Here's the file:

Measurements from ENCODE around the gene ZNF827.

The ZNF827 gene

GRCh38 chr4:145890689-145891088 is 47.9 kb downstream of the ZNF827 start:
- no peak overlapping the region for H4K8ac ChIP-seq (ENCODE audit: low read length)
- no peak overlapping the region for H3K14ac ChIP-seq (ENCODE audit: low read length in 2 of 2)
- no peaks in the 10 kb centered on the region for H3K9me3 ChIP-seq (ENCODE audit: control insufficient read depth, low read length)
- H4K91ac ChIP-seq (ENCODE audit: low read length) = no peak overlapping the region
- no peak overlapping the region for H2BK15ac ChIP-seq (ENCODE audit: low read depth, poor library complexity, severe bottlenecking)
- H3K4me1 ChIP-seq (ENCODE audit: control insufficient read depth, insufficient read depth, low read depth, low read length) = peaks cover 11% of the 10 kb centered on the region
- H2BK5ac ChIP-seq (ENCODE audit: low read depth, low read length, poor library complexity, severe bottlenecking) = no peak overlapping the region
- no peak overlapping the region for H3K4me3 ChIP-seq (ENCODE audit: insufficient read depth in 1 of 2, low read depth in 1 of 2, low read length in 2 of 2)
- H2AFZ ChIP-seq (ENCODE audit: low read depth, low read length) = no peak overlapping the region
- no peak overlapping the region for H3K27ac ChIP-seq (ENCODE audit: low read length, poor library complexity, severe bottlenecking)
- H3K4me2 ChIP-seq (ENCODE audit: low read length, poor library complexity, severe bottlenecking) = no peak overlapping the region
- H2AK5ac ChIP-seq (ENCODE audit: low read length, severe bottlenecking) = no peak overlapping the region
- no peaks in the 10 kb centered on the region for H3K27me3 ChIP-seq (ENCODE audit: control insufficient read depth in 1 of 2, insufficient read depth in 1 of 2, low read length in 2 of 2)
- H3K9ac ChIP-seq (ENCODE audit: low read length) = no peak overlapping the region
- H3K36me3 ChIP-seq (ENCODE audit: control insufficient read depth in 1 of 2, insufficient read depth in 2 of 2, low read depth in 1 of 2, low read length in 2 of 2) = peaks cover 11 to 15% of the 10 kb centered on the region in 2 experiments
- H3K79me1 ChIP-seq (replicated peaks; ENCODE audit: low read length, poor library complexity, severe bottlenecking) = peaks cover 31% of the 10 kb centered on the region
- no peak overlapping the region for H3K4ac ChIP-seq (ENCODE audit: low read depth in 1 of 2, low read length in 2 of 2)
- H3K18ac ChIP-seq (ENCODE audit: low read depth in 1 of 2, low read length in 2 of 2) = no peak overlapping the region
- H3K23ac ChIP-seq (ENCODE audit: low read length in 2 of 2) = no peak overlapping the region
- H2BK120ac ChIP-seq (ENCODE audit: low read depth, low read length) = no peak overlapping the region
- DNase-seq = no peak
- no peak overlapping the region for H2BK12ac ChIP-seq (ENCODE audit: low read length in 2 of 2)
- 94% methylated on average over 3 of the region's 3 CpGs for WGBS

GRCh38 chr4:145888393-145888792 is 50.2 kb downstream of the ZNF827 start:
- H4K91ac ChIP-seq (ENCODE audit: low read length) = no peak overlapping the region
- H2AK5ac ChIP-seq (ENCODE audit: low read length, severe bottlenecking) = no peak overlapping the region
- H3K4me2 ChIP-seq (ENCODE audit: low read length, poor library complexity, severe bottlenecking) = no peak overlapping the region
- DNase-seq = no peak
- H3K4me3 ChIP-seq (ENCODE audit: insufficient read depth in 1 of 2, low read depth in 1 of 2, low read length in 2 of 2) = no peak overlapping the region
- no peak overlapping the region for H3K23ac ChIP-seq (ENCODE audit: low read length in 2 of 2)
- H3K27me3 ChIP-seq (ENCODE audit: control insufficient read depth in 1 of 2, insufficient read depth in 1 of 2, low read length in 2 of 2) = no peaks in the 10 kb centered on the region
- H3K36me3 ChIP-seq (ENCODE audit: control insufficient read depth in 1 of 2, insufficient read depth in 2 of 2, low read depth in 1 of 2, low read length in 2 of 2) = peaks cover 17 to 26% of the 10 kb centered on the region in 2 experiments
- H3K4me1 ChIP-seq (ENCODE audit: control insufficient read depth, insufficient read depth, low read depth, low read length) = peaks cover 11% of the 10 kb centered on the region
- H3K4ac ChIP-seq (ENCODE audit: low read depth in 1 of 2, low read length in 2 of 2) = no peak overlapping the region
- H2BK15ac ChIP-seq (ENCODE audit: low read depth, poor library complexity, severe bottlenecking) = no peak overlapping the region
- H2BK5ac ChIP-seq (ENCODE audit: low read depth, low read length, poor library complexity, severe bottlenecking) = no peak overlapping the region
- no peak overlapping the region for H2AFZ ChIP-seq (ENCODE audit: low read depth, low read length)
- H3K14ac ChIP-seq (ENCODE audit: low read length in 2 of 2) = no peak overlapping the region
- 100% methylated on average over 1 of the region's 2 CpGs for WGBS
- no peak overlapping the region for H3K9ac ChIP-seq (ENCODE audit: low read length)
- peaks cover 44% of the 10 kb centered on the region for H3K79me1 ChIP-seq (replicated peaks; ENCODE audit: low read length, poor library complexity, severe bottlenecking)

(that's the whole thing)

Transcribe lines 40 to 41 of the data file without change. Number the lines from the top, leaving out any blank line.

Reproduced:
- no peak overlapping the region for H2AFZ ChIP-seq (ENCODE audit: low read depth, low read length)
- H3K14ac ChIP-seq (ENCODE audit: low read length in 2 of 2) = no peak overlapping the region